The first genetically modified superweed has been discovered in the UK - the result of GM oilseed rape crossbreeding with a common weed in farm scale trials, according to new Government research.
Environmental campaign group Friends of the Earth (FoE) said the revelation raises serious concerns about the impact of growing GM oilseed rape in the UK and comes less than a month after the UK tried to persuade other European countries to lift their own bans on growing GM oilseed rape.
FoE said the Government study monitored gene flow from Bayer's herbicideresistant GM oilseed rape to related wild plants during the Government-sponsored farm scale evaluations of GM crops.
At one test site, the researchers found a GM version of the common weed charlock growing in the field, the year after the GM trial.
The plant was resistant to the weed killer used in the GM trial and was confirmed as containing the gene inserted into the GM oilseed rape.
It is the first known case of such an occurrence in the UK and overturns previous scientific assumptions that charlock was unlikely to cross-breed with GM oilseed rape.
Charlock is a common weed found alongside oilseed rape in the UK and mainland Europe.
If GM oilseed rape was grown commercially, herbicide-resistant weeds could become widespread.
Farmers would then have to use more and more damaging weedkillers to get rid of them, with knock-on impacts on the environment.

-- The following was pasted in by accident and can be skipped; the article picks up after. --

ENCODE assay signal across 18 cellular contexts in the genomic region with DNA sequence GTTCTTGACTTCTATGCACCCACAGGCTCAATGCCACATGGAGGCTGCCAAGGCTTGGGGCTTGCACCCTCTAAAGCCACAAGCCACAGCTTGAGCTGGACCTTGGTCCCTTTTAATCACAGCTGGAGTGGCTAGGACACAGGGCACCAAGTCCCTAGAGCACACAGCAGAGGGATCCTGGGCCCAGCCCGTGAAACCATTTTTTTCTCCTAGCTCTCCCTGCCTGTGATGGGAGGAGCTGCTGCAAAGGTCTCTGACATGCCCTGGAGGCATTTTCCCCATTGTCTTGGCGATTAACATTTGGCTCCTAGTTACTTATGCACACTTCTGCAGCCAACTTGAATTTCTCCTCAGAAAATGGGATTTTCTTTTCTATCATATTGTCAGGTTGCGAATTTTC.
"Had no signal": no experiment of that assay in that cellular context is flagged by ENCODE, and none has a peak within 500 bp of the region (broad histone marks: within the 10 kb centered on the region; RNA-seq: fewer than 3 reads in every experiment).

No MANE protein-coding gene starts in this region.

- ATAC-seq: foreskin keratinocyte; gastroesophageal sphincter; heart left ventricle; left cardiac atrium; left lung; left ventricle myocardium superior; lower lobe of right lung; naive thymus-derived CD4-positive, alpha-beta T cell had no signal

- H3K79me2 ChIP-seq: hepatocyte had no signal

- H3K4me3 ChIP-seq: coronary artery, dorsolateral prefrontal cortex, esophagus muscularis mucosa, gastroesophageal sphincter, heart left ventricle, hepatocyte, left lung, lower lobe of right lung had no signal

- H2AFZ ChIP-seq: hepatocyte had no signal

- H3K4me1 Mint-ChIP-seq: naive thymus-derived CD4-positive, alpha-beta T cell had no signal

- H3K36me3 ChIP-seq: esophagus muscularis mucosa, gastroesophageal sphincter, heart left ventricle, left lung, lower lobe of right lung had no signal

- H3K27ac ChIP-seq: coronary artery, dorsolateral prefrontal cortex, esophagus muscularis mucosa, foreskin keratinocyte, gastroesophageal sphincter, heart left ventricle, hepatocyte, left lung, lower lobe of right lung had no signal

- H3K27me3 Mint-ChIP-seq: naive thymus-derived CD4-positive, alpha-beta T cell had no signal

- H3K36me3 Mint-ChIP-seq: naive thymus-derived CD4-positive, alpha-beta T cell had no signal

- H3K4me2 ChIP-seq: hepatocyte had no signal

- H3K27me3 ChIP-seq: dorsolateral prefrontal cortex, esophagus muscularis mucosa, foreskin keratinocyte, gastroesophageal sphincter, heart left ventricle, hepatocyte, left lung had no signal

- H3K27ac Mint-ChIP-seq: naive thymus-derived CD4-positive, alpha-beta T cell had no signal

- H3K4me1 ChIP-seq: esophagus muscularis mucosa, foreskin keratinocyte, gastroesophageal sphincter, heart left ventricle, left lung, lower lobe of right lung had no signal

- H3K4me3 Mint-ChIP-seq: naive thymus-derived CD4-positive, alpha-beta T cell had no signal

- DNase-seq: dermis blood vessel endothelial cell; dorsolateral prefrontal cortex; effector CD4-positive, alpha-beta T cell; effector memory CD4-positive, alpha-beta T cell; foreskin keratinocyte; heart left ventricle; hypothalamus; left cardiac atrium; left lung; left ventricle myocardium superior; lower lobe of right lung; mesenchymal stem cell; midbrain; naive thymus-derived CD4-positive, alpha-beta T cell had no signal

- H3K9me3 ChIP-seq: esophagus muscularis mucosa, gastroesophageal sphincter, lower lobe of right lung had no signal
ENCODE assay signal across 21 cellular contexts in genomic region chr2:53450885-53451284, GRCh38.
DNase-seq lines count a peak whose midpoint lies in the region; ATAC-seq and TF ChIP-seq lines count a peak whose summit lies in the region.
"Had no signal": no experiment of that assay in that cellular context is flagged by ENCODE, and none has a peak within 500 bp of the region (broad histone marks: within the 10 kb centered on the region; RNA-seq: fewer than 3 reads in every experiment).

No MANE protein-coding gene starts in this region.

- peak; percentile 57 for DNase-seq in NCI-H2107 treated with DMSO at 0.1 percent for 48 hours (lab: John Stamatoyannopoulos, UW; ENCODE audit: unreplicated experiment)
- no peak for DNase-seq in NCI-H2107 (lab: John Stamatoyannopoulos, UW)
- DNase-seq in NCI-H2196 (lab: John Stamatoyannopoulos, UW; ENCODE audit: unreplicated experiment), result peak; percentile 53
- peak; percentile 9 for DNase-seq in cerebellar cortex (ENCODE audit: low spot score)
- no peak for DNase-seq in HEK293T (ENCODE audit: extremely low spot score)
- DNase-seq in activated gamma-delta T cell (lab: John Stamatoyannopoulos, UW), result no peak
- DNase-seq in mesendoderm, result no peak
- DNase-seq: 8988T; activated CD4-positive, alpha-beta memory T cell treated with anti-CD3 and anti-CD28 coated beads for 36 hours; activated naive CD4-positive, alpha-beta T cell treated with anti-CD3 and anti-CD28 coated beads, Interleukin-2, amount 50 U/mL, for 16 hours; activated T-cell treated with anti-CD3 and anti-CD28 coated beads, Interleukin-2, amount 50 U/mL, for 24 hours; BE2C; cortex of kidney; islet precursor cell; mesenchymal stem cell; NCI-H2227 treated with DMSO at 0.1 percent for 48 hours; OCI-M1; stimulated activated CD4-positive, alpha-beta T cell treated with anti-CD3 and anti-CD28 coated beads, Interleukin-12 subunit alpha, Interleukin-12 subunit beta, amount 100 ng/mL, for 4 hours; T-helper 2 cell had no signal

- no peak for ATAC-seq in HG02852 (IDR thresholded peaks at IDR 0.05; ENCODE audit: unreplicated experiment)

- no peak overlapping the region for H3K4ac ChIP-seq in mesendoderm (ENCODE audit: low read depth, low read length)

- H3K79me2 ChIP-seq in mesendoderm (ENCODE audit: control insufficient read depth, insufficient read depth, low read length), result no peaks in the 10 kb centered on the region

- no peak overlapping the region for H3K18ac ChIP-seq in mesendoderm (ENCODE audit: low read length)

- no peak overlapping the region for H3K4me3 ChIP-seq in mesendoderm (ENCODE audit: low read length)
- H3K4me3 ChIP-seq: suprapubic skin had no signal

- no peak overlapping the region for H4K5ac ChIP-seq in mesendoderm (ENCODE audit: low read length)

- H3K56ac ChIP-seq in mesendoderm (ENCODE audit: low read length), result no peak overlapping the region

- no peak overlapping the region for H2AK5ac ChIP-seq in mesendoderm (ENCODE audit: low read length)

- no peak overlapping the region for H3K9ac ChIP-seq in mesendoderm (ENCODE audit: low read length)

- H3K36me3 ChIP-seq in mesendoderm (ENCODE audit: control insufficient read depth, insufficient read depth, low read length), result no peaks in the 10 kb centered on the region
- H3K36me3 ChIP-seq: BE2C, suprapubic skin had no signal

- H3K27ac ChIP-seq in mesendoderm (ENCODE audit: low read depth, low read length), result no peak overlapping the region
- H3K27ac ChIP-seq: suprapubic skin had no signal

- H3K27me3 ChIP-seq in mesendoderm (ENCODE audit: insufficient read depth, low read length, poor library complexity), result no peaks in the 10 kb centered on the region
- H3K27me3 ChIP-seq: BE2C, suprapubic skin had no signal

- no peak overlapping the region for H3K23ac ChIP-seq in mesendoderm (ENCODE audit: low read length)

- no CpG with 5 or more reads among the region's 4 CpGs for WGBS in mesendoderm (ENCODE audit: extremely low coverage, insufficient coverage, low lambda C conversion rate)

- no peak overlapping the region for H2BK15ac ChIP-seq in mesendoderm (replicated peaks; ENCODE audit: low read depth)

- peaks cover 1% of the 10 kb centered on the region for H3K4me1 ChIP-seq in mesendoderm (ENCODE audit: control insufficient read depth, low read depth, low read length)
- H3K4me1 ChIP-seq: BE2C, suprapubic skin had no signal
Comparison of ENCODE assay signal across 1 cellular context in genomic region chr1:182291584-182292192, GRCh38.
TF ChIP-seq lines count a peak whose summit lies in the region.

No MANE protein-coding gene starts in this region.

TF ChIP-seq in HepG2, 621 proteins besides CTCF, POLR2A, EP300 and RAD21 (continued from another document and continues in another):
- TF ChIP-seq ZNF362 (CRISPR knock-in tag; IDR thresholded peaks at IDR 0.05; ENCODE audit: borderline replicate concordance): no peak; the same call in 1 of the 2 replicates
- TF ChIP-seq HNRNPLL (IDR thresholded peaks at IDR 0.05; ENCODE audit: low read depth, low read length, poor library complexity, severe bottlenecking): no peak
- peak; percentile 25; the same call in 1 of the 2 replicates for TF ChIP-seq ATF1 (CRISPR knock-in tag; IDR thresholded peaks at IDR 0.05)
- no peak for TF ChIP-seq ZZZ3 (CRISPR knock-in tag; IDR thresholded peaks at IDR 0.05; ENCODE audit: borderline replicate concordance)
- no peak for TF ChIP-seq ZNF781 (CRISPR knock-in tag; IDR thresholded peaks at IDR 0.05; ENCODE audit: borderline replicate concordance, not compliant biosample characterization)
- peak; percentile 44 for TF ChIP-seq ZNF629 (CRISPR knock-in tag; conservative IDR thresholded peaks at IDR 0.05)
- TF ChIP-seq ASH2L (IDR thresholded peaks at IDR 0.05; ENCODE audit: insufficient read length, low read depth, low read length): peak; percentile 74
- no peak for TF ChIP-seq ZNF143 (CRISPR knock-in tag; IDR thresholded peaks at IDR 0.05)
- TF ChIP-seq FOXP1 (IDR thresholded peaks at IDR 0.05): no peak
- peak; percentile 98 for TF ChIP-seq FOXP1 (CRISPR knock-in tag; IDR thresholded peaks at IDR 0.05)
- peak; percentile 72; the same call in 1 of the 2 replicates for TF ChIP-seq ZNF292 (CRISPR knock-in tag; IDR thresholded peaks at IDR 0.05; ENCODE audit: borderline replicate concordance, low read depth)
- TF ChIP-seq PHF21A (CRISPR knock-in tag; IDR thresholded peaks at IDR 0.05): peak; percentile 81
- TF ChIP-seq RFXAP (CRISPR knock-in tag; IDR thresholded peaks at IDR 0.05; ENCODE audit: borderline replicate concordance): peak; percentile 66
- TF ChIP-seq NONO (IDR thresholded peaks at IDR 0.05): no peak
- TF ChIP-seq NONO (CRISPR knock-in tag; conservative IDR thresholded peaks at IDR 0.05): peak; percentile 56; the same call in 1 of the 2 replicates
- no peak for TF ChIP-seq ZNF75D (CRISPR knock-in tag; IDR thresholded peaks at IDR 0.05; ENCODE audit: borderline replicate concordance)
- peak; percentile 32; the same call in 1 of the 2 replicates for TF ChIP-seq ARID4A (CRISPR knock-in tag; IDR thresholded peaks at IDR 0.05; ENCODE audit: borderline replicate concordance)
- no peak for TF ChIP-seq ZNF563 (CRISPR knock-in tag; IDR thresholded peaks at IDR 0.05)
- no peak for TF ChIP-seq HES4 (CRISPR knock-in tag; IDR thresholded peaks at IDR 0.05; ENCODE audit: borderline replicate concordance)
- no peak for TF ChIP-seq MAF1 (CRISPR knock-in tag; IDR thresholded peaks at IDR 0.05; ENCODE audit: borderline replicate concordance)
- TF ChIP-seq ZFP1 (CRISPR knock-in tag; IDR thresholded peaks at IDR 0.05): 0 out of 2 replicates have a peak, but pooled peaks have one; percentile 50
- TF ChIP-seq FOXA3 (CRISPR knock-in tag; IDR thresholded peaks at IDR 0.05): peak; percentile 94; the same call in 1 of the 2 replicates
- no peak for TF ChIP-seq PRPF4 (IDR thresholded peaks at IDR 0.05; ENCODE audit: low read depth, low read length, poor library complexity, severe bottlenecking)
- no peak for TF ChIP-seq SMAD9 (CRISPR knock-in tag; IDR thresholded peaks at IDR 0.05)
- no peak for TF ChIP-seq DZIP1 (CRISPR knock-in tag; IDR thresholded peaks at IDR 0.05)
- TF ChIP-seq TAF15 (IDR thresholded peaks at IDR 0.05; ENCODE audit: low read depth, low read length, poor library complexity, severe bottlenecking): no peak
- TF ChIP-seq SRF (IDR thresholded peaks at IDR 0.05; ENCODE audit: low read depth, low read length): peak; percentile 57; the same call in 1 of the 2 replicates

Bayer has lodged two applications for approval to grow GM oilseed rape with the European Commission. Approval would allow the GM oilseed to be grown in the UK.
FoE said that last month Environment Minister Elliot Morley voted to try to force France and Greece to lift their bans on GM oilseed rape.
The bans were originally put in place in 1998 because of concerns about gene escape into the environment.
Friends of the Earth said Mr Morley justified the British position, saying that he had to vote on the basis of the available science, whilst his department was holding research confirming the risk of gene escape from GM oilseed rape. Mr Morley said on June 24: "We'll vote on the basis of the scientific advice that we've received.
"And they are all saying that as there has been no new evidence brought forward to defend the argument for a blanket ban, there is no reason not to support the commission."
The Minister acknowledged there was widespread public opposition to GM crops which could not be ignored.
FoE's GM campaigner Emily Diamand said: "The Government's trials have already shown that growing GM crops can harm wildlife. Now we're seeing the real possibility of GM superweeds being created, with serious consequences for farmers and the environment.
"What is disturbing is the way the Government appears to have ignored its own evidence in trying to force GM crops on to countries that have a real cause for concern.
"The Government must stop acting as cheerleader for GM crops and start paying attention to its own research, and above all, to the British public."